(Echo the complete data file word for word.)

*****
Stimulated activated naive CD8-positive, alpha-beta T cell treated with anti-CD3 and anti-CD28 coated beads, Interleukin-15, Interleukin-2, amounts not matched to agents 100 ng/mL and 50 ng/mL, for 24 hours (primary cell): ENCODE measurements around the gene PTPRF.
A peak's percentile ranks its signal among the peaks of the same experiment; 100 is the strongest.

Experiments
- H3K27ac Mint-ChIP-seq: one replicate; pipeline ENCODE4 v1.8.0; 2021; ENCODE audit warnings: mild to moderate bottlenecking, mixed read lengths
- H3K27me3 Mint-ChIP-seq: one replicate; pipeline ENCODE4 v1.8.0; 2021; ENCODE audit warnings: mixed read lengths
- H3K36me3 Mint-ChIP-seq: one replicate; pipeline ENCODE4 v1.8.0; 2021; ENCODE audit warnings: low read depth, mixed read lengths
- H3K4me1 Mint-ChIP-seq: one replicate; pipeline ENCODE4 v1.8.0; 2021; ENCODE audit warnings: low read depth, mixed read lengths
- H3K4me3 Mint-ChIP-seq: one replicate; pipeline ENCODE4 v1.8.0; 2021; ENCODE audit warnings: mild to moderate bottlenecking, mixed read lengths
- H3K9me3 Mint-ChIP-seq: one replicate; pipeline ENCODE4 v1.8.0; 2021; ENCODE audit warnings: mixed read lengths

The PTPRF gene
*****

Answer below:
Stimulated activated naive CD8-positive, alpha-beta T cell treated with anti-CD3 and anti-CD28 coated beads, Interleukin-15, Interleukin-2, amounts not matched to agents 100 ng/mL and 50 ng/mL, for 24 hours (primary cell): ENCODE measurements around the gene PTPRF.
A peak's percentile ranks its signal among the peaks of the same experiment; 100 is the strongest.

Experiments
- H3K27ac Mint-ChIP-seq: one replicate; pipeline ENCODE4 v1.8.0; 2021; ENCODE audit warnings: mild to moderate bottlenecking, mixed read lengths
- H3K27me3 Mint-ChIP-seq: one replicate; pipeline ENCODE4 v1.8.0; 2021; ENCODE audit warnings: mixed read lengths
- H3K36me3 Mint-ChIP-seq: one replicate; pipeline ENCODE4 v1.8.0; 2021; ENCODE audit warnings: low read depth, mixed read lengths
- H3K4me1 Mint-ChIP-seq: one replicate; pipeline ENCODE4 v1.8.0; 2021; ENCODE audit warnings: low read depth, mixed read lengths
- H3K4me3 Mint-ChIP-seq: one replicate; pipeline ENCODE4 v1.8.0; 2021; ENCODE audit warnings: mild to moderate bottlenecking, mixed read lengths
- H3K9me3 Mint-ChIP-seq: one replicate; pipeline ENCODE4 v1.8.0; 2021; ENCODE audit warnings: mixed read lengths

The PTPRF gene